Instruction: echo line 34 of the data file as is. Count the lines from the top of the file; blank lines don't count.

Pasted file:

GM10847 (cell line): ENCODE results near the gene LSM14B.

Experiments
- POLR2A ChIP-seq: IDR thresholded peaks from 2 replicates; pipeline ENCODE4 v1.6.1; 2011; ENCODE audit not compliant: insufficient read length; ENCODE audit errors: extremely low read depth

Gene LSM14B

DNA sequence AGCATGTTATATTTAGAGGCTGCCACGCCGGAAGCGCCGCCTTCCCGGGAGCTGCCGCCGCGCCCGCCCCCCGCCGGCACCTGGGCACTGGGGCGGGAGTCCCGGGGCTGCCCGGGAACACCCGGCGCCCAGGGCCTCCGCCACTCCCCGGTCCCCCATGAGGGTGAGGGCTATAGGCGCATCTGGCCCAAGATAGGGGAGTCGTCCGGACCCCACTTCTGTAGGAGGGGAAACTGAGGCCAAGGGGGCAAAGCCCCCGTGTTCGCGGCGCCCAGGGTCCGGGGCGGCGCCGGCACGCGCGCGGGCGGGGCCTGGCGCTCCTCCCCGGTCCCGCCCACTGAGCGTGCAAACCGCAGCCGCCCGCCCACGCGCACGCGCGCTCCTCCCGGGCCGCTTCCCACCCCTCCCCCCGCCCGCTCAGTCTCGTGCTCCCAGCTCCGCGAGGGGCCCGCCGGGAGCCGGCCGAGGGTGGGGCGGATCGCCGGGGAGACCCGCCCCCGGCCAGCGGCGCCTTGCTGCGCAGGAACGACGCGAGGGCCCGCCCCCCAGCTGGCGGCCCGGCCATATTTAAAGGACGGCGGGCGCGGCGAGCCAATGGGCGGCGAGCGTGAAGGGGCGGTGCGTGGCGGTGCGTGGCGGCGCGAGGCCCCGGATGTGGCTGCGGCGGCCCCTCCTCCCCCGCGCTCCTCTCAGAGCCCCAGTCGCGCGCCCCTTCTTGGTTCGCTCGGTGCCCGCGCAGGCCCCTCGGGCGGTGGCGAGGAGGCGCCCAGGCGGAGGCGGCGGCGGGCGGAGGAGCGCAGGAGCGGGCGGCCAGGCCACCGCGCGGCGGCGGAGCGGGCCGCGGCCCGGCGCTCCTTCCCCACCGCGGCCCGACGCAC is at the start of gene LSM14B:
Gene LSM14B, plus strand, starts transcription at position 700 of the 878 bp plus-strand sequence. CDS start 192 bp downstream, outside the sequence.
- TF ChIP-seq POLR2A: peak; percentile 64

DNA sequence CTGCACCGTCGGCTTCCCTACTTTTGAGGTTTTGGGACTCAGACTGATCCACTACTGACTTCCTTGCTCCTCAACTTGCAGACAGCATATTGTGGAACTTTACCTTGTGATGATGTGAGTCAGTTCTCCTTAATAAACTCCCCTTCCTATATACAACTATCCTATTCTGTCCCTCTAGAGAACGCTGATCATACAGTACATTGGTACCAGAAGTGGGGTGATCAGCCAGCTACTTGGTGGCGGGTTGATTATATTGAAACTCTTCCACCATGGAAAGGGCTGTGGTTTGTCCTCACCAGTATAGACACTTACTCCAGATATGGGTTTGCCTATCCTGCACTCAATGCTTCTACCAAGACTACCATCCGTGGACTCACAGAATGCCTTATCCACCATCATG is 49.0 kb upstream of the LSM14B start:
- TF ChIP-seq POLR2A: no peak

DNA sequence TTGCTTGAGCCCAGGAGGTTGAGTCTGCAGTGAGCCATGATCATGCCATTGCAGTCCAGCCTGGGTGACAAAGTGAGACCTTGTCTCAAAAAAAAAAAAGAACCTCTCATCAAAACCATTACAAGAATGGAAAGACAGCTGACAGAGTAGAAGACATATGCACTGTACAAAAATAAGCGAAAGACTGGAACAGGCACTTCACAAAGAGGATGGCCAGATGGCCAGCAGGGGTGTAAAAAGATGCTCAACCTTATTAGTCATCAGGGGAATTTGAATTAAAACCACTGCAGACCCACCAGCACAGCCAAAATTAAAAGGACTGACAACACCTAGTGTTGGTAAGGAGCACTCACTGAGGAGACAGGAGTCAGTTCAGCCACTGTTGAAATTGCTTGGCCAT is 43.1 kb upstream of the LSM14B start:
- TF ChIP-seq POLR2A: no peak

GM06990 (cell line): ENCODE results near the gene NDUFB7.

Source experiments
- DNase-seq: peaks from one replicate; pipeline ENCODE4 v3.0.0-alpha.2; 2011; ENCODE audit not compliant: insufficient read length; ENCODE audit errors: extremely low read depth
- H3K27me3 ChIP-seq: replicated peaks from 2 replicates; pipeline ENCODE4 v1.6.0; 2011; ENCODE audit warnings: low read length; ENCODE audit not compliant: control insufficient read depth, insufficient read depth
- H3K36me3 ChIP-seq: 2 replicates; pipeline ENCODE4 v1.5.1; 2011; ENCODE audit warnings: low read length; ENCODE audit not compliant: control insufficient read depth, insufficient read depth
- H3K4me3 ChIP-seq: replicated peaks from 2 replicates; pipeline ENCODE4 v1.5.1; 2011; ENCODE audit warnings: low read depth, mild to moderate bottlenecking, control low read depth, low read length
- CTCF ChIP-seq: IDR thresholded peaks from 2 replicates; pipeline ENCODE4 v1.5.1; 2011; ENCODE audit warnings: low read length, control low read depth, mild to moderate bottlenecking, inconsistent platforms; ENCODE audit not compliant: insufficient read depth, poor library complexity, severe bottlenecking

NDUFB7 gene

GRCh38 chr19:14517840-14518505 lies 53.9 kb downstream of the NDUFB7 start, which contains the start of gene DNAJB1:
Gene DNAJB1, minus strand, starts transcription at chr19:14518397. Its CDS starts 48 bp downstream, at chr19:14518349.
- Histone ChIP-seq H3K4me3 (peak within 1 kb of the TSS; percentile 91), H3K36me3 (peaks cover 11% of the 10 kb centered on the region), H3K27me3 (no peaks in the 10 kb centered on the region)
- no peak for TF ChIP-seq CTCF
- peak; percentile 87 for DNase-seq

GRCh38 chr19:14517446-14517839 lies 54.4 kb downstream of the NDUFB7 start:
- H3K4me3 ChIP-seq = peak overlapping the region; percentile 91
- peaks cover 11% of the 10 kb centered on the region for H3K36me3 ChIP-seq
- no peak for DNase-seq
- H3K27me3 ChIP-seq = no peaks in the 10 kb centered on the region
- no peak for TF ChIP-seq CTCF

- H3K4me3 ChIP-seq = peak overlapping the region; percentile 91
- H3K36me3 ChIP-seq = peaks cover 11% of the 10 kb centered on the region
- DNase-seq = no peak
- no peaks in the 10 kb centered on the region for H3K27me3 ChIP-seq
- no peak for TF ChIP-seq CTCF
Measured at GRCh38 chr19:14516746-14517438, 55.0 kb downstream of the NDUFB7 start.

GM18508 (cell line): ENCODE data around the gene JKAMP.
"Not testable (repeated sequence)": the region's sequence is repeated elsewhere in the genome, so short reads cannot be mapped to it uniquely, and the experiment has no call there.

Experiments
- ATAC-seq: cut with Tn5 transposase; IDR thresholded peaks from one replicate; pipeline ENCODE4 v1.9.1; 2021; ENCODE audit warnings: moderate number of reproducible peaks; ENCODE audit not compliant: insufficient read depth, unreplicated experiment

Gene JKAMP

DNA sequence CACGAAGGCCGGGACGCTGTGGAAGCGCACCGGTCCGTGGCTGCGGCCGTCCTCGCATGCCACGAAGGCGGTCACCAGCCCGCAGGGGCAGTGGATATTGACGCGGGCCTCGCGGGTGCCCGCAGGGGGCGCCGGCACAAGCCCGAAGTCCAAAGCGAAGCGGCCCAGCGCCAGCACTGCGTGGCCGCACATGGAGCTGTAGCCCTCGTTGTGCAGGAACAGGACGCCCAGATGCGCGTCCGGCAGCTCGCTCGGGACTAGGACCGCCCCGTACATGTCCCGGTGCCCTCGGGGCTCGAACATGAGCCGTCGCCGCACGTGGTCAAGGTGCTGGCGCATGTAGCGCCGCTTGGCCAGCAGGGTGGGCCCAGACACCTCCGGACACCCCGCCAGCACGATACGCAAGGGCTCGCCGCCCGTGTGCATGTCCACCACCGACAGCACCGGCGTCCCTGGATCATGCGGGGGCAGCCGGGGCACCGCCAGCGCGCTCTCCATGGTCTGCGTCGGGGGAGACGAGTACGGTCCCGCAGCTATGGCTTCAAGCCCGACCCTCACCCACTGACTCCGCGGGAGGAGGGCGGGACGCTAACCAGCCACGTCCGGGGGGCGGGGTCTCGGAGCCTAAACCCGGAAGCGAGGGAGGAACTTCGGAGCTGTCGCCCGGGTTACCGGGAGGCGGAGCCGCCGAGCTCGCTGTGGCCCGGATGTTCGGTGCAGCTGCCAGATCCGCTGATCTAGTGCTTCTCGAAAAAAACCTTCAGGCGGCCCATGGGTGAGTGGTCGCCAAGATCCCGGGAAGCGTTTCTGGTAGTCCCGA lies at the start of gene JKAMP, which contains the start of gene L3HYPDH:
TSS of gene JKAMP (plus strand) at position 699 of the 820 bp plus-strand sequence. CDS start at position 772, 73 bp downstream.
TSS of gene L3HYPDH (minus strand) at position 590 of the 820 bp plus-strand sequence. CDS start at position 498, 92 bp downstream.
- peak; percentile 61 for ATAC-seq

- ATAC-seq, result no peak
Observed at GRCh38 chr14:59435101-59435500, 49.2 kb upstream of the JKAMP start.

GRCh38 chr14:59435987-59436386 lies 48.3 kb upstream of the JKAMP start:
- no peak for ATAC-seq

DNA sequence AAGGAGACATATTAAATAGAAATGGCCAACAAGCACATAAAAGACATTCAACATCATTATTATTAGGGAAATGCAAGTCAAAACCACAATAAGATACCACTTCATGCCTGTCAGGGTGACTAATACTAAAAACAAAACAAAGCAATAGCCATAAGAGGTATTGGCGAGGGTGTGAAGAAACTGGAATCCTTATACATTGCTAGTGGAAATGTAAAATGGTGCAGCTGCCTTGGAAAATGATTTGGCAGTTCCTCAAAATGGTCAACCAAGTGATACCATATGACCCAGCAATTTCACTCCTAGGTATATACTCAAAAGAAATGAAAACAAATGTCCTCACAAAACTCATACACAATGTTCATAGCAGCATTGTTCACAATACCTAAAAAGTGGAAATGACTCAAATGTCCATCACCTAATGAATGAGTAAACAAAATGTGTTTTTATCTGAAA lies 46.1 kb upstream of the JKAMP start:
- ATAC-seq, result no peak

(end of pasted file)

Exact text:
- no peaks in the 10 kb centered on the region for H3K27me3 ChIP-seq